JC: That’s where the whole fiction thing comes in. That was an experiment. The original script does have some numbers in there. And it actually felt sort of important to the actors. The actors were all a little taken aback — not when they saw the movie, interestingly — but when I told them after what was missing. When they were delivering their performances the number lines where ones that they in their minds had sort of given tremendous depth and worth to. But when they actually saw the movie they realized that it wasn’t necessary.

Margin Call Is The Most Insightful Wall Street Movie Ever Made

This article originally appeared on the Business Insider website and was written by Jake Bernstein.

Spoiler alert: This article discusses key scenes from the film.

J.C. Chandor has embraced Rahm Emanuel’s dictum “never let a serious crisis  go to waste.” The 37-year-old writer and director used the financial crisis as a  springboard to create the most insightful Wall Street movie ever filmed. Margin  Call captures a day in the life of a Lehman Brothers-like bank as it scrambles  to avoid falling into the first cracks of the financial crisis. Briskly paced  and marvelously acted, the movie reveals how large financial institutions  operate and the motivations of the people who work within them.

Margin Call should not be confused with journalism. It is not a precise  overlay of the financial crisis. You’ll never hear the words collateralized debt  obligations uttered in the movie. As the  reporting I did with my colleague Jesse Eisinger showed, the Wall Street  behavior that helped create the financial crisis was often much worse than  what’s depicted in the movie. Chandor isn’t looking for villains or lengthy  explanations. He’s mining deeper truths than the intricacies of credit default  swaps. The societal costs of high finance, the power of self-rationalization,  and the easy embrace of personal corruption is his terrain.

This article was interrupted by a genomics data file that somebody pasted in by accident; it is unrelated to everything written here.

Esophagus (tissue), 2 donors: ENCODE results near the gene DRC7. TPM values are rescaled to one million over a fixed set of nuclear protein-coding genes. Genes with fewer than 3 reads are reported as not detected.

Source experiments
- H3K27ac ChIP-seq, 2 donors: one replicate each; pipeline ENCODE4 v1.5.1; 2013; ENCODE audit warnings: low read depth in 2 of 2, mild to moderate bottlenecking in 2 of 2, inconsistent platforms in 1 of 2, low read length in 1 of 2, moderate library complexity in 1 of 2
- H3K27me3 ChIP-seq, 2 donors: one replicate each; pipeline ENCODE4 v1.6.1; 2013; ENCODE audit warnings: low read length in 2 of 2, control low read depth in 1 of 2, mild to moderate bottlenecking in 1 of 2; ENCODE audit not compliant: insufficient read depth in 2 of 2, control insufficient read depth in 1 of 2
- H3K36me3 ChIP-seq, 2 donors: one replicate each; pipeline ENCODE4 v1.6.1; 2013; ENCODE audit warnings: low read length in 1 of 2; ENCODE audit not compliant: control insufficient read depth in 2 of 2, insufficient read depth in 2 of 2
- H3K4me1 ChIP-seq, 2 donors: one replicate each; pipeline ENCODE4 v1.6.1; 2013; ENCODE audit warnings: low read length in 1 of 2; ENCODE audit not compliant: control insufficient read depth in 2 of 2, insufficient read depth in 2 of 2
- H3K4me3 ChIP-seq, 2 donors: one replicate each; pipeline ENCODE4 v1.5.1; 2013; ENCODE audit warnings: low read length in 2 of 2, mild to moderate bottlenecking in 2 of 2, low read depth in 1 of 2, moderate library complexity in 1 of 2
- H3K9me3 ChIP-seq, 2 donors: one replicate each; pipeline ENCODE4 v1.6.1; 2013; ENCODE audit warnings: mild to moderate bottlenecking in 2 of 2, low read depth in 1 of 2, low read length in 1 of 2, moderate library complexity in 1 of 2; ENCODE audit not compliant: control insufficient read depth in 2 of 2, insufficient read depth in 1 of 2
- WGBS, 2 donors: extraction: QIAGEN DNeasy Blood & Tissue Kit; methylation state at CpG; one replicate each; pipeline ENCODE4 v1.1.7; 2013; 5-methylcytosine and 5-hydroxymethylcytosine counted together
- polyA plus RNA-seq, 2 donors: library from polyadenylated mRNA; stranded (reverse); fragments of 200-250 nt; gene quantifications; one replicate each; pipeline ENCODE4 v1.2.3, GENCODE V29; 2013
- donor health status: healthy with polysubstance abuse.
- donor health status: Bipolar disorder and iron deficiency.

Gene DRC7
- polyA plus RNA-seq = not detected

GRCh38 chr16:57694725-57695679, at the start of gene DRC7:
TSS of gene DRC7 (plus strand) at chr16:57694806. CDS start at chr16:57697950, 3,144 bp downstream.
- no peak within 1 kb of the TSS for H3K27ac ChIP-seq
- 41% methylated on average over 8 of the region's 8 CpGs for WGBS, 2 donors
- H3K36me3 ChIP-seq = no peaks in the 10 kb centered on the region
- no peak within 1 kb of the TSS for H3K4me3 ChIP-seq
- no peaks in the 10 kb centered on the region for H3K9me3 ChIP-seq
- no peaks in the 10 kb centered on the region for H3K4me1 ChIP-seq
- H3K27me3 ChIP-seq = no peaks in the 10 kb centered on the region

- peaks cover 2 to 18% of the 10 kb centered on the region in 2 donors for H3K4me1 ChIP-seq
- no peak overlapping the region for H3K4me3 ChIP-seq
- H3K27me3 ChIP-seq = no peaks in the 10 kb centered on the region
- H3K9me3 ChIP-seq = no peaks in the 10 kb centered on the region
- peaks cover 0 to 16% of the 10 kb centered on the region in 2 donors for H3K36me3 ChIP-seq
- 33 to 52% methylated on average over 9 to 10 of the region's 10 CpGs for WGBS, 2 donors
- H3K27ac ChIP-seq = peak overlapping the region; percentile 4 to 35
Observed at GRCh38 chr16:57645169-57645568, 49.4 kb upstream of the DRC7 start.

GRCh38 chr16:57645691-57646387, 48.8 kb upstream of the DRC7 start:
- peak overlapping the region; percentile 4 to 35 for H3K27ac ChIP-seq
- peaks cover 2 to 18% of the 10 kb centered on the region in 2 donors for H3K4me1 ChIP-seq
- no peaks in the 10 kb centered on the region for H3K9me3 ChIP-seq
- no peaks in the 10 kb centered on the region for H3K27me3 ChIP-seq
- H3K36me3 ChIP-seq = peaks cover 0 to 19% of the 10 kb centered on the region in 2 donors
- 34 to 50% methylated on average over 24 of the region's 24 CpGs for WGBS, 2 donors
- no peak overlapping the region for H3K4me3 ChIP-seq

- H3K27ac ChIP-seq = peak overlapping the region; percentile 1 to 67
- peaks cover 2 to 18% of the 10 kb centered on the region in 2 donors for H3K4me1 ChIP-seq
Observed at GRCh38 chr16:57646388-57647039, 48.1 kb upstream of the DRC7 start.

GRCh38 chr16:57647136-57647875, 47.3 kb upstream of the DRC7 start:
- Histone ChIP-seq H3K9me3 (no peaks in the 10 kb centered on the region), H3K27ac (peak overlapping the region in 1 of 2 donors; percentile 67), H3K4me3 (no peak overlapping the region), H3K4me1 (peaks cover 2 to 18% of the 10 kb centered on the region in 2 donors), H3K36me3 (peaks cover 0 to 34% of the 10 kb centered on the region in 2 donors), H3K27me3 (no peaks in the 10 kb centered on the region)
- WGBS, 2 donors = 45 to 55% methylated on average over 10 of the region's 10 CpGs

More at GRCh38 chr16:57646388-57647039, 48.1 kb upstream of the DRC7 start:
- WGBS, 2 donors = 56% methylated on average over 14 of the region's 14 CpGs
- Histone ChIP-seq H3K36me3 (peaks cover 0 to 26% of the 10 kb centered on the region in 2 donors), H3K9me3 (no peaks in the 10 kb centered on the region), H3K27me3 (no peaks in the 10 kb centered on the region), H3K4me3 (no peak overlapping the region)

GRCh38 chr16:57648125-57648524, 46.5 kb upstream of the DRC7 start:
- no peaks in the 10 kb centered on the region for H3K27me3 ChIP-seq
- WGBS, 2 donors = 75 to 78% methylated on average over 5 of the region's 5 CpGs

As reporters covering the beat know, Wall Street is a reluctant participant  in introspection. Journalists investigating the Street have to pierce a code of  omertà, borne of the fear of lawsuits and federal investigations. No one wants  to have the reputation of being a snitch in an industry where hiring and bonuses  are based on relationships as much as quarterly results. The truth is even more  tightly held when it hides the origins of financial disaster, but even in the  best of times, these are not, by nature, navel gazers. Traders and market makers  are like sharks, always wanting to move forward, onto the next deal. There is no  percentage in looking back.

All you need to know about the moral universe Margin Call inhabits is on  display in the opening scene of the movie. The downturn has begun. The firing  squad — represented by two women in identical business suits — arrives on the  trading floor trailed by underlings carrying cardboard boxes to cart away  personal effects. When they come into view, a series of swift reactions plays  across the face of Will Emerson, a senior trader acted brilliantly by Paul  Bettany. First fear. Then dismay. And finally, relief and dismissal. After 80  percent of the floor is axed, Emerson’s boss, Sam, a wan Kevin Spacey, gives a  pep talk to the traders left standing. “They were good. You are better. Now they  are gone. They are not to be thought of again.”

Among the casualties is the risk manager for the trading group, Eric Dale,  played by Stanley Tucci. On the way out the door, Dale tells his young protegé,  Peter Sullivan, that he has been working on something important. As the elevator  closes, he hands Sullivan a zip drive and says cryptically, “Be careful.”

Sullivan, played by Zachary Quinto, who also helped produce the movie, waits  until the office clears for the night and then dives into the figures. To his  horror, he discovers the bank is massively overleveraged. If trends continue,  projected losses are much greater than the value of the firm. Upon learning how  dire the situation has become, the CEO John Tuld, portrayed by a scene-chewing  Jeremy Irons, says, “So what you are telling me is that the music is about to  stop and we are going to be left holding the biggest bag of odorous excrement  ever assembled in the history of capitalism.”